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Ridgeley was assigned as Panayiotou’s mentor, and an uncomplicated but deep teen-boy friendship bloomed, united by a shared love of Queen, David Bowie and Joy Division, Monty Python sketches and juvenile humor. Ridgeley gave him the lifelong nickname of Yog, derived from the pronunciation of his name as “yor-goh.”

They also shared a bond as the sons of immigrant fathers. Michael’s dad was a sternly traditional Greek Cypriot who changed his first name from “Kyriacos” to “Jack” when he moved to London. Ridgeley’s Egypt-born father changed his surname from Zacharia to Ridgeley after seeing “Ridgeley Gardens” on a street sign and deciding that it sounded properly English.

The rise of Wham! was meteoric. At 16, the two music obsessives were writing songs and recording demos in the modest house where Ridgeley lived with his parents. At 18, they formed Wham!; by 19, they’d landed a record contract.

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Before the release of their debut album, Fantastic, they’d decided that Michael should take full creative rein and write and arrange their songs. Ridgeley’s reaction was typically even-keeled. “The decision still smarted a little, but it was the right one,” he writes. “George was so clearly developing into a writer of rare ability . . . I clearly couldn’t match him.”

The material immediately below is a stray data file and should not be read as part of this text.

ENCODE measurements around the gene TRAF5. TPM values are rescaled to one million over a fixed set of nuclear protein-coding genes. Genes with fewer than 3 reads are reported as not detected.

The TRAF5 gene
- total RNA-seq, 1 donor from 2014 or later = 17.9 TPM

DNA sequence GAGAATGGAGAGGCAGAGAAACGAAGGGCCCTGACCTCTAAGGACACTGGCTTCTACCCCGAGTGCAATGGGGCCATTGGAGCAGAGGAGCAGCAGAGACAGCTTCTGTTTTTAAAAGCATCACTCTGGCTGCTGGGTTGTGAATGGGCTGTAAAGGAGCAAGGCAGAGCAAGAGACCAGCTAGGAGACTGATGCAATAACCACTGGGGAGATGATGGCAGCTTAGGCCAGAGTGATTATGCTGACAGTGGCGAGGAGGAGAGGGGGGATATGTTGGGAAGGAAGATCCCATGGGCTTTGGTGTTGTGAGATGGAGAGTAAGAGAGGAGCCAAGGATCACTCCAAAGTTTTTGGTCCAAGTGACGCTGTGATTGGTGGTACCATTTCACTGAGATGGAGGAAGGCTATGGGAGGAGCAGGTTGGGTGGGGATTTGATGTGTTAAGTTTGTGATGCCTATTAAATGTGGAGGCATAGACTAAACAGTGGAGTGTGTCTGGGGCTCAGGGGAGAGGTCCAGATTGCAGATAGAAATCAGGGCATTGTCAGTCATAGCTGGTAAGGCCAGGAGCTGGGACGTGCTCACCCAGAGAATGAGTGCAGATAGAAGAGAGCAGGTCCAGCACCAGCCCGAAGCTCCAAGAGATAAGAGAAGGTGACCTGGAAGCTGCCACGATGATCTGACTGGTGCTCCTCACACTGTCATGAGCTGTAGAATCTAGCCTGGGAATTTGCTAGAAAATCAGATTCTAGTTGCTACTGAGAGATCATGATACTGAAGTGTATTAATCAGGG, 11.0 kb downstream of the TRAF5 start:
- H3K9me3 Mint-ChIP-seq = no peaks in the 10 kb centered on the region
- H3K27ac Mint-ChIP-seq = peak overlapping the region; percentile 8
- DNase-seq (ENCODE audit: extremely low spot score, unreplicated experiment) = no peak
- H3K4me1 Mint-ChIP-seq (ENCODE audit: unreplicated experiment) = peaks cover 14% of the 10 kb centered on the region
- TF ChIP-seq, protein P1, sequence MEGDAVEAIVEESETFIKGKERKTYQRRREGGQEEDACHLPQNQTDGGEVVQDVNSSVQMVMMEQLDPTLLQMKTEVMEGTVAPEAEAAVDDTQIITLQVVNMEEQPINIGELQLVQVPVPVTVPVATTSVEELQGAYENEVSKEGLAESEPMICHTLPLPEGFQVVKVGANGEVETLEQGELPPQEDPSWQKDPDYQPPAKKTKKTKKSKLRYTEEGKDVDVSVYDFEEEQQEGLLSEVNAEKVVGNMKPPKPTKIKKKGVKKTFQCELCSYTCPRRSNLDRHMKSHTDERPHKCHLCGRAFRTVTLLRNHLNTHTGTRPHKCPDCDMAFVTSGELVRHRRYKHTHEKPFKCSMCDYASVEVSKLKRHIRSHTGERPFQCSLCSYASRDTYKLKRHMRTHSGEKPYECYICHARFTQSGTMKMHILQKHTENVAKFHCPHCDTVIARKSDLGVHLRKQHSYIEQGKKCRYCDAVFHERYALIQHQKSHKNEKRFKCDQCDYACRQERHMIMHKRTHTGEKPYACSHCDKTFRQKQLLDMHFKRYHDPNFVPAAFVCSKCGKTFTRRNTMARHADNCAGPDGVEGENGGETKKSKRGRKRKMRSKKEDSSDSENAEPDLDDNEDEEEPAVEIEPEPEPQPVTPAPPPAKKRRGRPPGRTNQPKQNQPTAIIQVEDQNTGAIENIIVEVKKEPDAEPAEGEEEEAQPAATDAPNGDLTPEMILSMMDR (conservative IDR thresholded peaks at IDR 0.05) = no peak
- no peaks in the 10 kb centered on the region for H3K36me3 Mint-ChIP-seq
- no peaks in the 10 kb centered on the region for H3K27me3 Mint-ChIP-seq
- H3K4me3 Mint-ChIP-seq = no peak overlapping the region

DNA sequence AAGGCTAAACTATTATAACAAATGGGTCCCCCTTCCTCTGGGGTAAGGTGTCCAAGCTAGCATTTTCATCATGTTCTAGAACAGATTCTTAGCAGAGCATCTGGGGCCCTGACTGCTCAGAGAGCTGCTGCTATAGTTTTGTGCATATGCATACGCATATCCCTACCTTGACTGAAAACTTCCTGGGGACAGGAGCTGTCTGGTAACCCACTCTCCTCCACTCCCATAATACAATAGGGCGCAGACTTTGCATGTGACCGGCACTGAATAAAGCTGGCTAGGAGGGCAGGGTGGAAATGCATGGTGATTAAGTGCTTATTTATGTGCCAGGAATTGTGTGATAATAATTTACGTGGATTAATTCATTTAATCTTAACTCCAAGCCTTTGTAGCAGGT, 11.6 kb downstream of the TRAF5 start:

For Michael (by then he had, like his father, changed his name), songwriting “seemed to have become the vehicle through which he could draw out the person he wanted to be,” writes Ridgeley. Despite his glorious voice and his uncanny ability to deliver pop hooks, “beneath the surface George was still struggling with his looks, his weight and his self-image. The new character gave him a layer of psychological armor.”

Not that they seemed to have discussed this. Their friendship, during the band and afterward, was joke-y and bloke-y. “When it came to romance, neither of us had ever confided in the other,” Ridgeley recalls. “That’s just not what our friendship was about.”

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While filming the video for “Club Tropicana” in Ibiza (“fun and sunshine, there’s enough for everyone!”) Michael called Ridgeley into his room and announced that he was gay. Ridgeley was unfazed. (“I wanted him to be happy.”)